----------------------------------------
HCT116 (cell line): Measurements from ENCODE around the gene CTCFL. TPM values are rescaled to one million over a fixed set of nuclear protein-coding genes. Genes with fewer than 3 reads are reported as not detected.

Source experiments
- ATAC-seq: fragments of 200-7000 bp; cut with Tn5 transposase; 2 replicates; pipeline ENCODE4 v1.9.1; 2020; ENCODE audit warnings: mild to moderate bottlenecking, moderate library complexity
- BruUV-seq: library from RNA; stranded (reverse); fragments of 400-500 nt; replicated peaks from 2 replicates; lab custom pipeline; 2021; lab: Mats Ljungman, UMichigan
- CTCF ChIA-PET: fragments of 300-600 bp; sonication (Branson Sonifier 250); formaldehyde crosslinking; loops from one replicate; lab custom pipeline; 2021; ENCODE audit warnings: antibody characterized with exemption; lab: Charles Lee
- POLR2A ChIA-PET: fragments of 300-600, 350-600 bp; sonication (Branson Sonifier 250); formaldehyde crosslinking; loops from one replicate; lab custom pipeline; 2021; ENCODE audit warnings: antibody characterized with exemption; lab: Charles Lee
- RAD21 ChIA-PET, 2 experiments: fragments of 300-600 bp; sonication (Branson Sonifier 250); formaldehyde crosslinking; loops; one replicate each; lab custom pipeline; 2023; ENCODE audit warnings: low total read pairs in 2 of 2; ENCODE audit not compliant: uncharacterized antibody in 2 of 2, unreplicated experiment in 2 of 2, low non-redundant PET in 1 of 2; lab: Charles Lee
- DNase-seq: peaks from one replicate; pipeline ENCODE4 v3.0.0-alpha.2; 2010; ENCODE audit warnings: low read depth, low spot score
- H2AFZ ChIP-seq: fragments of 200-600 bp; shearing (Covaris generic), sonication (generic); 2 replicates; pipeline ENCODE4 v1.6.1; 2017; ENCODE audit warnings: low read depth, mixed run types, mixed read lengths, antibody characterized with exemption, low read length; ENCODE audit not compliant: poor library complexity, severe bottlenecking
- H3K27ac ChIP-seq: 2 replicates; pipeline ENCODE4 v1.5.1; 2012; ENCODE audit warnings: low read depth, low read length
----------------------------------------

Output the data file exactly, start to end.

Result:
HCT116 (cell line): Measurements from ENCODE around the gene CTCFL. TPM values are rescaled to one million over a fixed set of nuclear protein-coding genes. Genes with fewer than 3 reads are reported as not detected.

Source experiments
- ATAC-seq: fragments of 200-7000 bp; cut with Tn5 transposase; 2 replicates; pipeline ENCODE4 v1.9.1; 2020; ENCODE audit warnings: mild to moderate bottlenecking, moderate library complexity
- BruUV-seq: library from RNA; stranded (reverse); fragments of 400-500 nt; replicated peaks from 2 replicates; lab custom pipeline; 2021; lab: Mats Ljungman, UMichigan
- CTCF ChIA-PET: fragments of 300-600 bp; sonication (Branson Sonifier 250); formaldehyde crosslinking; loops from one replicate; lab custom pipeline; 2021; ENCODE audit warnings: antibody characterized with exemption; lab: Charles Lee
- POLR2A ChIA-PET: fragments of 300-600, 350-600 bp; sonication (Branson Sonifier 250); formaldehyde crosslinking; loops from one replicate; lab custom pipeline; 2021; ENCODE audit warnings: antibody characterized with exemption; lab: Charles Lee
- RAD21 ChIA-PET, 2 experiments: fragments of 300-600 bp; sonication (Branson Sonifier 250); formaldehyde crosslinking; loops; one replicate each; lab custom pipeline; 2023; ENCODE audit warnings: low total read pairs in 2 of 2; ENCODE audit not compliant: uncharacterized antibody in 2 of 2, unreplicated experiment in 2 of 2, low non-redundant PET in 1 of 2; lab: Charles Lee
- DNase-seq: peaks from one replicate; pipeline ENCODE4 v3.0.0-alpha.2; 2010; ENCODE audit warnings: low read depth, low spot score
- H2AFZ ChIP-seq: fragments of 200-600 bp; shearing (Covaris generic), sonication (generic); 2 replicates; pipeline ENCODE4 v1.6.1; 2017; ENCODE audit warnings: low read depth, mixed run types, mixed read lengths, antibody characterized with exemption, low read length; ENCODE audit not compliant: poor library complexity, severe bottlenecking
- H3K27ac ChIP-seq: 2 replicates; pipeline ENCODE4 v1.5.1; 2012; ENCODE audit warnings: low read depth, low read length